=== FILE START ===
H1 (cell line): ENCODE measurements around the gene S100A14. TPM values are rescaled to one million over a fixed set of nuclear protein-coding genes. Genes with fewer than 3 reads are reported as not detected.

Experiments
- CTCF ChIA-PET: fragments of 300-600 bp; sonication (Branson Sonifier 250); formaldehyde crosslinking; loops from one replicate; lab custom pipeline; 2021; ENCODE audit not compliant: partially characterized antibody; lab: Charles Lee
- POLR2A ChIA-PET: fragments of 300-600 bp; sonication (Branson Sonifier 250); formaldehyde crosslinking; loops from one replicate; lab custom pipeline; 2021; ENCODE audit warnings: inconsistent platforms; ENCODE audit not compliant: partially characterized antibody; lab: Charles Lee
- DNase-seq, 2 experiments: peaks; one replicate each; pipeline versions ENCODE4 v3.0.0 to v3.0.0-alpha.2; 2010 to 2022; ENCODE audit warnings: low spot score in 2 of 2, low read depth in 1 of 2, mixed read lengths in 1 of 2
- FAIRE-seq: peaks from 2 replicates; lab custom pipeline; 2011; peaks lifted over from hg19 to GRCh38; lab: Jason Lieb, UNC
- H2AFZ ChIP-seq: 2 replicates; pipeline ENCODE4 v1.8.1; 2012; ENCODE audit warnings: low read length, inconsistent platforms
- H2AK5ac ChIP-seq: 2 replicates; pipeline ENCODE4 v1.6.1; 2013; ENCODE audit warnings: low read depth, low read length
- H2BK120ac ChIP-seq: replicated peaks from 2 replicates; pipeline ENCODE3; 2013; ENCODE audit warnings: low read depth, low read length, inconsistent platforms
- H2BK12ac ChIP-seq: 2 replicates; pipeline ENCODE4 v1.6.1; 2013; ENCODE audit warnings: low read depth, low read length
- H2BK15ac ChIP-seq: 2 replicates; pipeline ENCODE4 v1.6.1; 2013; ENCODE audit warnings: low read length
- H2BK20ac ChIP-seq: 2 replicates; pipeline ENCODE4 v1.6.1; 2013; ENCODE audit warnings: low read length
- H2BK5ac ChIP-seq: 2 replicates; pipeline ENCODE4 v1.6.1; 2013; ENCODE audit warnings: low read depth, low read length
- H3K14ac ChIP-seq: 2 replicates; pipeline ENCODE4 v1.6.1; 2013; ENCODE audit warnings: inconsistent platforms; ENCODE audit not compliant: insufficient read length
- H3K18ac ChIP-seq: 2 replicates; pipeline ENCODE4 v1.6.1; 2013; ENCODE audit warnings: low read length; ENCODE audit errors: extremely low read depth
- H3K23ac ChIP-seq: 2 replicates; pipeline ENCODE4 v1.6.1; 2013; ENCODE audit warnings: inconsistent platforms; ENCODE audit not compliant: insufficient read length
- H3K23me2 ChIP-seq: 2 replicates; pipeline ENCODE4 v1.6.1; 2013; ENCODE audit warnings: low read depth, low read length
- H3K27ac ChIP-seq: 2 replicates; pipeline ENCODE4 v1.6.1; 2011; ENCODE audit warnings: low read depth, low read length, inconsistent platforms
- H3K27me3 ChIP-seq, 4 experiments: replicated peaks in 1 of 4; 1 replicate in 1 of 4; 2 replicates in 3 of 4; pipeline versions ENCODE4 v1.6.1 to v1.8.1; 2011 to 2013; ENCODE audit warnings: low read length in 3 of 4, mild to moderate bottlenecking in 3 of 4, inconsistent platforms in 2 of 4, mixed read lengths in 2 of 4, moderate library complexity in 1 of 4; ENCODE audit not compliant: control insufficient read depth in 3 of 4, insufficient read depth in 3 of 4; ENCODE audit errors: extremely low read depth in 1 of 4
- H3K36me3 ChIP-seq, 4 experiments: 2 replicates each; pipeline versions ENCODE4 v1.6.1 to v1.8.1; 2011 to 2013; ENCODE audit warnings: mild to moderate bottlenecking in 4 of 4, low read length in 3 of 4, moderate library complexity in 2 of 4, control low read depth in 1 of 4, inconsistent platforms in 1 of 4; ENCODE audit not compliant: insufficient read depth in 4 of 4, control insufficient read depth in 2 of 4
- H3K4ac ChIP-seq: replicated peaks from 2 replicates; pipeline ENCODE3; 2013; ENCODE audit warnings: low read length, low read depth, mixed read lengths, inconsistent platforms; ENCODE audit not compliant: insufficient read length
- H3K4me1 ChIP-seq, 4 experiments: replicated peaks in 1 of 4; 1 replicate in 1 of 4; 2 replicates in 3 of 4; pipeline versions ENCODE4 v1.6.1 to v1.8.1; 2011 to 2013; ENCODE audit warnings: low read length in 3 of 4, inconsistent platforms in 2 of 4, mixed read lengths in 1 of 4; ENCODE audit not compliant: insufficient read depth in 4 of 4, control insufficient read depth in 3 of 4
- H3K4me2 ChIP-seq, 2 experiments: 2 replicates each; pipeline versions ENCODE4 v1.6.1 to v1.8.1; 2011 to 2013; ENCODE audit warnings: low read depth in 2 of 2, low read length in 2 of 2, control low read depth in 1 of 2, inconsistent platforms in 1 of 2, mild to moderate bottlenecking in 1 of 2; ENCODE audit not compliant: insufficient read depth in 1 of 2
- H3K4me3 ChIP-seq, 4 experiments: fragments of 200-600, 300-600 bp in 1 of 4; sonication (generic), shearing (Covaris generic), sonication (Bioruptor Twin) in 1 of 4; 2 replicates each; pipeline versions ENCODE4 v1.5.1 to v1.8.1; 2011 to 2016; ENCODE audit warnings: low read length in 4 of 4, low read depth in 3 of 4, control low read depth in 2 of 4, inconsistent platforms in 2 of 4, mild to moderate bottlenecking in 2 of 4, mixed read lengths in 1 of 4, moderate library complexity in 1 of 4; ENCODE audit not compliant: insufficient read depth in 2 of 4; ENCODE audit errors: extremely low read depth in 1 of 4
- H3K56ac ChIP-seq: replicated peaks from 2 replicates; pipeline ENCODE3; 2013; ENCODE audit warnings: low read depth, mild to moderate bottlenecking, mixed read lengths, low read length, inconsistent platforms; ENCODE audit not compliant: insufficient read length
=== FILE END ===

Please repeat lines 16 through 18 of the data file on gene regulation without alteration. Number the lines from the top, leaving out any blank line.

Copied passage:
- H3K23ac ChIP-seq: 2 replicates; pipeline ENCODE4 v1.6.1; 2013; ENCODE audit warnings: inconsistent platforms; ENCODE audit not compliant: insufficient read length
- H3K23me2 ChIP-seq: 2 replicates; pipeline ENCODE4 v1.6.1; 2013; ENCODE audit warnings: low read depth, low read length
- H3K27ac ChIP-seq: 2 replicates; pipeline ENCODE4 v1.6.1; 2011; ENCODE audit warnings: low read depth, low read length, inconsistent platforms